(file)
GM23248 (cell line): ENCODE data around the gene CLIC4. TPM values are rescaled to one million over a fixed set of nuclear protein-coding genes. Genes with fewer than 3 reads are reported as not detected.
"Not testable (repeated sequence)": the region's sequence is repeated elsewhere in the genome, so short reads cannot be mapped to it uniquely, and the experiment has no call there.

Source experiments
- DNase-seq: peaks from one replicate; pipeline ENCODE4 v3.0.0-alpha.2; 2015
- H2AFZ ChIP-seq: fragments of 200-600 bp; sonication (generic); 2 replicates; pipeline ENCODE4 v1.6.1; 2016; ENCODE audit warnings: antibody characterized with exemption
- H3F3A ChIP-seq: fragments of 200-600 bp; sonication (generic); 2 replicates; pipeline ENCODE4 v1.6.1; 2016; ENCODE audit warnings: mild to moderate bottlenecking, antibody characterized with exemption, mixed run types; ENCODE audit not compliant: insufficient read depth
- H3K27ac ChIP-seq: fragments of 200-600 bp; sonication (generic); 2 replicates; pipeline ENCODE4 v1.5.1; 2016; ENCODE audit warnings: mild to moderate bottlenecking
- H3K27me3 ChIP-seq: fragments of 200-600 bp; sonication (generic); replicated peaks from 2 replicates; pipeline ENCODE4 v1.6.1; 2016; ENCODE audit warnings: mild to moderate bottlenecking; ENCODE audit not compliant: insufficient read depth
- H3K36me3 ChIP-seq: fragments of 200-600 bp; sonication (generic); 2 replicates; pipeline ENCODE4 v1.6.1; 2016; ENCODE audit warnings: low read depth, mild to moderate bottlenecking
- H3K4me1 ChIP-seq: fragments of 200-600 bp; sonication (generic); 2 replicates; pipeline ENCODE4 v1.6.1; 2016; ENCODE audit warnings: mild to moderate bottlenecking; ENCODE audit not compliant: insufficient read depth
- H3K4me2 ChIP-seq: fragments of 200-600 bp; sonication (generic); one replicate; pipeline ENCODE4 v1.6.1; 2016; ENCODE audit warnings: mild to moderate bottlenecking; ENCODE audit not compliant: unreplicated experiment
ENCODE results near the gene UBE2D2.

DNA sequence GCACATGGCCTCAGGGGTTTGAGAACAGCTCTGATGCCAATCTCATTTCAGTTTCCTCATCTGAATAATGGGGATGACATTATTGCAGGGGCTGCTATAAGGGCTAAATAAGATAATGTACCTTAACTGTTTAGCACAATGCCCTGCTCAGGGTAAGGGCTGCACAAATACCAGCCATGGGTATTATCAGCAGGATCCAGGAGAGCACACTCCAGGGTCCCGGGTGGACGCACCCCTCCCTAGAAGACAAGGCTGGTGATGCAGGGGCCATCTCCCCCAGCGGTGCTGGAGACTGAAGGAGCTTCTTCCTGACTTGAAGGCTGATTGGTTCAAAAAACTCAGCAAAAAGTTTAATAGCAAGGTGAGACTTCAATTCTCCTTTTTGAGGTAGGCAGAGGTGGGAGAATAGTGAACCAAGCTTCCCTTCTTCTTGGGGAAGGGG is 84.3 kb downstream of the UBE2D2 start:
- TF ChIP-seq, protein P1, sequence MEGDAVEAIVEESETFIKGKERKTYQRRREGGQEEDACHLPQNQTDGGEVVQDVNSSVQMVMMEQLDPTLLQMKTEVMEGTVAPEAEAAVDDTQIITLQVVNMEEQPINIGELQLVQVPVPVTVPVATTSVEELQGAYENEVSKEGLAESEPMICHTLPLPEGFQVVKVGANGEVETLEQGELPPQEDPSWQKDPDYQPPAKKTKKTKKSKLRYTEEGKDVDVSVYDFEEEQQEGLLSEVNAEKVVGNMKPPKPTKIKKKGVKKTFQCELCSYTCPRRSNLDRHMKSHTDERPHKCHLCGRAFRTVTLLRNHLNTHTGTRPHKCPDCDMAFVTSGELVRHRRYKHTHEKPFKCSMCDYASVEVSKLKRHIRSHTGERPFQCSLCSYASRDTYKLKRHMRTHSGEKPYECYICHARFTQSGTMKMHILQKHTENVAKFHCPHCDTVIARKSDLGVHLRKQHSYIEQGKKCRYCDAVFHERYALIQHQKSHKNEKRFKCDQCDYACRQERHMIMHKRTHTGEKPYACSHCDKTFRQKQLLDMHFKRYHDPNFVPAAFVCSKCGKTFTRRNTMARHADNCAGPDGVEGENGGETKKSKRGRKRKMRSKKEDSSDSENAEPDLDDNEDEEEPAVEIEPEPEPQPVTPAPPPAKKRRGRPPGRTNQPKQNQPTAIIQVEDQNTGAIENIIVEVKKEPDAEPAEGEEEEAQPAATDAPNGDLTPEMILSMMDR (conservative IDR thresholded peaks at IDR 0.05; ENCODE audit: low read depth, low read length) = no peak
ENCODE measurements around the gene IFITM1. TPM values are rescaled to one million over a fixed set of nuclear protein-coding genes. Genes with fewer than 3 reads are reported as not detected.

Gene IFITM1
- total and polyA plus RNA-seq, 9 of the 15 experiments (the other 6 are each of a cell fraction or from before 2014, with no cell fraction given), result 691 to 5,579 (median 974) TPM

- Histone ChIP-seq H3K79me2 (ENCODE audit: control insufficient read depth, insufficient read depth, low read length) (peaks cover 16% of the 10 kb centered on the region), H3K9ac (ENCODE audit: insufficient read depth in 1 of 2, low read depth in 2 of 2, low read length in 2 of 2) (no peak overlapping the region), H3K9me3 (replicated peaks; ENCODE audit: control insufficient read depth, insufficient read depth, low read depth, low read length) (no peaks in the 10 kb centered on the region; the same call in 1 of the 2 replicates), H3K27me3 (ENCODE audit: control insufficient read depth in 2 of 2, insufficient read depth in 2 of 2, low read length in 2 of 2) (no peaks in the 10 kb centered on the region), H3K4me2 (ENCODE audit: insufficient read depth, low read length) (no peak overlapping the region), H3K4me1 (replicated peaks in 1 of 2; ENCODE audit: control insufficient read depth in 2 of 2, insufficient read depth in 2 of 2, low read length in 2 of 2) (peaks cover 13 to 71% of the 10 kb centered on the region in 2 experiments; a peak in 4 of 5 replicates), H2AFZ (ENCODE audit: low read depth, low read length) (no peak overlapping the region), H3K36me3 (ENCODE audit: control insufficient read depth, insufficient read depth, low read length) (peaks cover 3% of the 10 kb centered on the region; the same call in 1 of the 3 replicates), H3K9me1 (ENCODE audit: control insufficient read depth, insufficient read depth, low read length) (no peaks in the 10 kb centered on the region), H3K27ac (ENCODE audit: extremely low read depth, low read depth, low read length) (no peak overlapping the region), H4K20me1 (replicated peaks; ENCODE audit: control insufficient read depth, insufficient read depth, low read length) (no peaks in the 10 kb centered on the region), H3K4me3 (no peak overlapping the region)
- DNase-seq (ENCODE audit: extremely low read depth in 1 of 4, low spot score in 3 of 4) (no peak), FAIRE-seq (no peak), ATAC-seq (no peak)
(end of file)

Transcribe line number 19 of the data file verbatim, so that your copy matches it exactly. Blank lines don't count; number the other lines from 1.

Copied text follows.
- DNase-seq (ENCODE audit: extremely low read depth in 1 of 4, low spot score in 3 of 4) (no peak), FAIRE-seq (no peak), ATAC-seq (no peak)